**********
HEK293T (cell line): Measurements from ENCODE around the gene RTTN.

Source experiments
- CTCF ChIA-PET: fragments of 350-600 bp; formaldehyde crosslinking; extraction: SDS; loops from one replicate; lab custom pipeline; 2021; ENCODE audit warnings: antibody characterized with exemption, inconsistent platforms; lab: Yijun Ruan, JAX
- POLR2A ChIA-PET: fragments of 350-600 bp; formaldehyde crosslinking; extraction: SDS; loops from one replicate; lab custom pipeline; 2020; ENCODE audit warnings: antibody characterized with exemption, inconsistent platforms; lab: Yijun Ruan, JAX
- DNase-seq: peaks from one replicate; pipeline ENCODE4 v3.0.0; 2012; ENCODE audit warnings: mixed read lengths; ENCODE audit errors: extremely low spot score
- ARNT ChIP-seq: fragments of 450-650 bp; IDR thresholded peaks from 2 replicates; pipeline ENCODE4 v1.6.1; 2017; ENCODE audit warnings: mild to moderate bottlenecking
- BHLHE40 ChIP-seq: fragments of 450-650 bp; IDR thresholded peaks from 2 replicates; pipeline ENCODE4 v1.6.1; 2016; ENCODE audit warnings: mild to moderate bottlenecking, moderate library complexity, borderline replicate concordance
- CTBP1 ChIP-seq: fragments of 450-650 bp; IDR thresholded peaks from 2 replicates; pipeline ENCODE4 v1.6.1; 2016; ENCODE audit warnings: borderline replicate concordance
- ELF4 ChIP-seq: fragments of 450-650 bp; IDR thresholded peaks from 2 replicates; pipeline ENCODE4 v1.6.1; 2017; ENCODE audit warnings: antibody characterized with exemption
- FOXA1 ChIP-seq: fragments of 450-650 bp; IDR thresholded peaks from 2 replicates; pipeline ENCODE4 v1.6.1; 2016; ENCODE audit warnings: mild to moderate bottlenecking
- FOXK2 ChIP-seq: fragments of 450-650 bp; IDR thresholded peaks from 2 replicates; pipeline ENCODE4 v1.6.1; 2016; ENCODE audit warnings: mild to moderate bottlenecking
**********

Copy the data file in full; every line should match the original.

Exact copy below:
HEK293T (cell line): Measurements from ENCODE around the gene RTTN.

Source experiments
- CTCF ChIA-PET: fragments of 350-600 bp; formaldehyde crosslinking; extraction: SDS; loops from one replicate; lab custom pipeline; 2021; ENCODE audit warnings: antibody characterized with exemption, inconsistent platforms; lab: Yijun Ruan, JAX
- POLR2A ChIA-PET: fragments of 350-600 bp; formaldehyde crosslinking; extraction: SDS; loops from one replicate; lab custom pipeline; 2020; ENCODE audit warnings: antibody characterized with exemption, inconsistent platforms; lab: Yijun Ruan, JAX
- DNase-seq: peaks from one replicate; pipeline ENCODE4 v3.0.0; 2012; ENCODE audit warnings: mixed read lengths; ENCODE audit errors: extremely low spot score
- ARNT ChIP-seq: fragments of 450-650 bp; IDR thresholded peaks from 2 replicates; pipeline ENCODE4 v1.6.1; 2017; ENCODE audit warnings: mild to moderate bottlenecking
- BHLHE40 ChIP-seq: fragments of 450-650 bp; IDR thresholded peaks from 2 replicates; pipeline ENCODE4 v1.6.1; 2016; ENCODE audit warnings: mild to moderate bottlenecking, moderate library complexity, borderline replicate concordance
- CTBP1 ChIP-seq: fragments of 450-650 bp; IDR thresholded peaks from 2 replicates; pipeline ENCODE4 v1.6.1; 2016; ENCODE audit warnings: borderline replicate concordance
- ELF4 ChIP-seq: fragments of 450-650 bp; IDR thresholded peaks from 2 replicates; pipeline ENCODE4 v1.6.1; 2017; ENCODE audit warnings: antibody characterized with exemption
- FOXA1 ChIP-seq: fragments of 450-650 bp; IDR thresholded peaks from 2 replicates; pipeline ENCODE4 v1.6.1; 2016; ENCODE audit warnings: mild to moderate bottlenecking
- FOXK2 ChIP-seq: fragments of 450-650 bp; IDR thresholded peaks from 2 replicates; pipeline ENCODE4 v1.6.1; 2016; ENCODE audit warnings: mild to moderate bottlenecking